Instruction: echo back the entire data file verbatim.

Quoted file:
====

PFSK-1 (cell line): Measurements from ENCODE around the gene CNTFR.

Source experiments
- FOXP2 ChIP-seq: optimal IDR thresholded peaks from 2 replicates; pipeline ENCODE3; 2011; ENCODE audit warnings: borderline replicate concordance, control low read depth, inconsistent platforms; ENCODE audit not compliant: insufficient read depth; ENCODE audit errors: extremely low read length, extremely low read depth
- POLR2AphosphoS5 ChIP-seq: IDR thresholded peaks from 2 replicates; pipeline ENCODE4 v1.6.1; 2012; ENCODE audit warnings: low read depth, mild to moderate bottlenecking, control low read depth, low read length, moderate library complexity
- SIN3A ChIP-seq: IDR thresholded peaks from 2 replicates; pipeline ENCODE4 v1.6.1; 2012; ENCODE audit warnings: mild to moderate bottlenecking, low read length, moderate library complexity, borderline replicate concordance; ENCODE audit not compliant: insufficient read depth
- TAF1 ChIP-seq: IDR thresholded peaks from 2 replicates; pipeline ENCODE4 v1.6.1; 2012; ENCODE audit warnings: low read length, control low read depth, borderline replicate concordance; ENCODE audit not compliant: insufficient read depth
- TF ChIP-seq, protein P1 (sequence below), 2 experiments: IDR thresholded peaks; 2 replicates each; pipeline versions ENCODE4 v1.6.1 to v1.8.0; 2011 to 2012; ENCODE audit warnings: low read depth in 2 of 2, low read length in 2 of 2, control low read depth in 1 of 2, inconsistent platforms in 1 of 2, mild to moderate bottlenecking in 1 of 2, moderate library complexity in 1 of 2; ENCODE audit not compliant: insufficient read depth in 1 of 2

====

PFSK-1 (cell line): Measurements from ENCODE around the gene CNTFR.

Source experiments
- FOXP2 ChIP-seq: optimal IDR thresholded peaks from 2 replicates; pipeline ENCODE3; 2011; ENCODE audit warnings: borderline replicate concordance, control low read depth, inconsistent platforms; ENCODE audit not compliant: insufficient read depth; ENCODE audit errors: extremely low read length, extremely low read depth
- POLR2AphosphoS5 ChIP-seq: IDR thresholded peaks from 2 replicates; pipeline ENCODE4 v1.6.1; 2012; ENCODE audit warnings: low read depth, mild to moderate bottlenecking, control low read depth, low read length, moderate library complexity
- SIN3A ChIP-seq: IDR thresholded peaks from 2 replicates; pipeline ENCODE4 v1.6.1; 2012; ENCODE audit warnings: mild to moderate bottlenecking, low read length, moderate library complexity, borderline replicate concordance; ENCODE audit not compliant: insufficient read depth
- TAF1 ChIP-seq: IDR thresholded peaks from 2 replicates; pipeline ENCODE4 v1.6.1; 2012; ENCODE audit warnings: low read length, control low read depth, borderline replicate concordance; ENCODE audit not compliant: insufficient read depth
- TF ChIP-seq, protein P1 (sequence below), 2 experiments: IDR thresholded peaks; 2 replicates each; pipeline versions ENCODE4 v1.6.1 to v1.8.0; 2011 to 2012; ENCODE audit warnings: low read depth in 2 of 2, low read length in 2 of 2, control low read depth in 1 of 2, inconsistent platforms in 1 of 2, mild to moderate bottlenecking in 1 of 2, moderate library complexity in 1 of 2; ENCODE audit not compliant: insufficient read depth in 1 of 2